Who should buy the Scarpa ZG Lite GTX

The Scarpa ZG Lite GTX is a desirable backpacking tool, thanks to its convincing set of qualities. It is a solid option if you:

  • Prefer a hiking boot that offers protection against wet elements.
  • Prefer a hiking boot that offers excellent adaptability and stability over rugged terrain.
  • Prefer a hiking boot that makes travel on level surfaces less tiring.

Scarpa ZG Lite GTX logo

Scarpa ZG Lite GTX notable features

  • Hailed by Scarpa as their lightest ZG (Zero Gravity) piece yet, the ZG Lite GTX puts a greater emphasis on agile hiking performance. Its ability to fence out wet elements is courtesy of Gore-Tex, hence the “GTX” in its name.
  • Part of the ZG Lite GTX’s core design is improved maneuverability. This particular facet is made possible by imbuing the shoe with two mobility enhancers: Flex Point System and Heel Tension System. The former makes the area around the ankle as restrictive-free as possible without sacrificing support. The latter, on the other hand, amps up the boot’s adaptability and stability over rugged terrain.
  • The boot’s sole unit is moderately rockered at the toe, making traversals on level surfaces less tiring. It comes built with the Activ Impact technology, which grants enhanced shock absorption. This proprietary tech also helps backpackers make more energy-efficient strides.

Scarpa ZG Lite GTX feat

Size and fit

The Scarpa ZG Lite GTX is a high-cut boot designed for both male and female backpackers. It is engineered with the Ankle Padding System, which puts memory foam around the ankle zone for a personalized fit over time. Lockdown customization, on the other hand, is via the footgear’s ghillie lacing.

Scarpa ZG Lite GTX laces

Provides sufficient sticking power

The ZG Lite GTX from Scarpa provides sufficient sticking power on a variety of backcountry surfaces with its trekking-specific Vibram Salix outsole. Its grippy lugs and treads are positioned at opposing angles to bolster its slip and skid resistance for where the terrain turns for the loose.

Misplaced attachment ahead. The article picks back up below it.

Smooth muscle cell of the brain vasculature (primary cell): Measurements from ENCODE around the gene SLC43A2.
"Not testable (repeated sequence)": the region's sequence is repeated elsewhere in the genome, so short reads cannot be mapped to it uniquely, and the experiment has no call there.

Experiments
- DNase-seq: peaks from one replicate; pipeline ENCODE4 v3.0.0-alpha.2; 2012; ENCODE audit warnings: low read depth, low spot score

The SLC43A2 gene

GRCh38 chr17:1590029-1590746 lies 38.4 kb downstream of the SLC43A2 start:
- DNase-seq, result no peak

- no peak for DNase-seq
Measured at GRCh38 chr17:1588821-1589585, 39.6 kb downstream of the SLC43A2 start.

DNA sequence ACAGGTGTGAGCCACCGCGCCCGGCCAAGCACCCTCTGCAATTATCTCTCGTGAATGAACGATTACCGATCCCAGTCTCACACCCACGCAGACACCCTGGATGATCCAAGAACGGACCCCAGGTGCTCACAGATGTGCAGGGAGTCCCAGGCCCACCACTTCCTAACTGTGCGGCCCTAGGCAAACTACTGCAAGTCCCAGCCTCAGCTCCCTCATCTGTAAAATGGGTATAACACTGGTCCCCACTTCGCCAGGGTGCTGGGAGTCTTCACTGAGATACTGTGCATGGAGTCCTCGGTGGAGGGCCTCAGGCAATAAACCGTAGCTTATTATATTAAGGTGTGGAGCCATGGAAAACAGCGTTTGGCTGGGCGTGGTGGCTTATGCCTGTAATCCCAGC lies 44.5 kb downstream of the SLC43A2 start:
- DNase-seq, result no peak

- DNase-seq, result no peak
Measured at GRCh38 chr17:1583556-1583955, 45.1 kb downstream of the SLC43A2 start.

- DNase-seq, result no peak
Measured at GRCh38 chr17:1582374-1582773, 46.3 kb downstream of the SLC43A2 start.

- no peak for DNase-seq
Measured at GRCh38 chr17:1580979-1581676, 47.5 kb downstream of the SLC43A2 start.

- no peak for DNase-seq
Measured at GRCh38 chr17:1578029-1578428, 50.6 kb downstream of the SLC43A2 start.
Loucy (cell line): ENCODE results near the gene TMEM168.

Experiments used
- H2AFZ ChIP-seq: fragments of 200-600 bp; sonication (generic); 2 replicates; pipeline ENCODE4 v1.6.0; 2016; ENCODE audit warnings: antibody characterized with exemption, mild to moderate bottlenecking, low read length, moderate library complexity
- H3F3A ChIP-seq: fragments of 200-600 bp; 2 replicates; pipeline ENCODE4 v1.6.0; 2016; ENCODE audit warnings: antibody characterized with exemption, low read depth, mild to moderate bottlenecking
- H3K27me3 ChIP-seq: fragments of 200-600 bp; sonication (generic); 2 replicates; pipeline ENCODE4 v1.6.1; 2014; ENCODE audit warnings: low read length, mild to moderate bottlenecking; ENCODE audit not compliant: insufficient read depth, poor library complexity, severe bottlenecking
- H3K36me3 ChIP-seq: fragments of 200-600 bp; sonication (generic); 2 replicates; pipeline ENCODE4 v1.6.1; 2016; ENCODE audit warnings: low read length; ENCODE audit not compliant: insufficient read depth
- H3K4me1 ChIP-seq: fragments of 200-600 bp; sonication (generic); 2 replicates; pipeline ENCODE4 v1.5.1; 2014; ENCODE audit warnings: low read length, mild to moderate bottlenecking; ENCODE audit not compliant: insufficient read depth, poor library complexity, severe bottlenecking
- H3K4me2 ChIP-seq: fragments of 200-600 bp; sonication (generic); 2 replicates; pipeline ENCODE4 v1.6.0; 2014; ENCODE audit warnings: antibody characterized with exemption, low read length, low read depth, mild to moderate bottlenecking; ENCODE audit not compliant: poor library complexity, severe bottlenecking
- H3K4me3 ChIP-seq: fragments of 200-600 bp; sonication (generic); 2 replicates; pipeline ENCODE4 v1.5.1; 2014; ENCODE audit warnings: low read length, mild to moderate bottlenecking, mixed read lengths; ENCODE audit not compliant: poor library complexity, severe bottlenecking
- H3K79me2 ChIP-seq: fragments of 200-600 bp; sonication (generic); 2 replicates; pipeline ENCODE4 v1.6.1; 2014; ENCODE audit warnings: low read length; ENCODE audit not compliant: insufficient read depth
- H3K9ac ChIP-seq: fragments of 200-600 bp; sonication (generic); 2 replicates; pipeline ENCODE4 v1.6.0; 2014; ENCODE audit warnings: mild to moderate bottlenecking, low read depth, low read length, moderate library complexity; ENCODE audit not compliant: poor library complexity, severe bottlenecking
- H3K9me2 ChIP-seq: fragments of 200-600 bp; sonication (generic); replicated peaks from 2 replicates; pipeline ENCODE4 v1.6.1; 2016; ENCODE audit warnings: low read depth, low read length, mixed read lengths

Scarpa ZG Lite GTX outsole

Low-profile heel brake

Its designers gave it a low-profile heel brake to help trekkers negotiate descents with a bit more control.

Scarpa ZG Lite GTX heels

Adequate ground stability and flexibility

This waterproof boot for backpacking relies on its polyurethane midsole in supplying its wearers with adequate underfoot comfort and ground stability. It has a dual-density construction, allowing the foot to roll with better efficiency. Its segmented design bolsters the footgear’s overall flexibility.

Scarpa ZG Lite GTX midsole

Comfortable underfoot cushioning

Rounding out all things midsole in the ZG Lite GTX is the hiker’s Comfort Fit footbed. Its presence translates to increased cushioning. It also contributes to the boot’s supportiveness.

Scarpa ZG Lite GTX insole

Weatherproof

A partly fabric, partly suede leather upper is where the foot finds shelter in the Scarpa ZG Lite GTX. It has Gore-Tex’s Extended Comfort liner, giving the boot proper defenses against inclement weather. This particular waterproofing tech also wicks away moisture from the inside. Both the heel and forefoot zones of the boot's upper are reinforced, granting the wearer extra heel support and toe protection, respectively.

Scarpa ZG Lite GTX upper 2

Lace-up closure system

Combination eyelets and hard-wearing lace make up the ZG Lite GTX’s closure system. The three pairs of eyelets around the ankle are hook-like, making lace-ups at the last minute relatively easier.

Scarpa ZG Lite GTX laces 2

Facts / Specs

Weight: Men 21.3oz / Women 18.2oz
Use: Backpacking, Speed Hiking
Cut: High cut
Features: Lace-to-toe / Orthotic friendly / Removable insole
Waterproofing: Waterproof
Width: Normal

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Author
Paul Ronto
Paul Ronto

Over the past 20 years, Paul has climbed, hiked, and run all over the world. He has summited peaks throughout the Americas, trekked through Africa, and tested his endurance in 24-hour trail races as well as 6 marathons. On average, he runs 30-50 miles a week in the foothills of Northern Colorado. His research is regularly cited in The New York Times, Washington Post, National Geographic, etc. On top of this, Paul is leading the running shoe lab where he cuts shoes apart and analyzes every detail of the shoes that you might buy.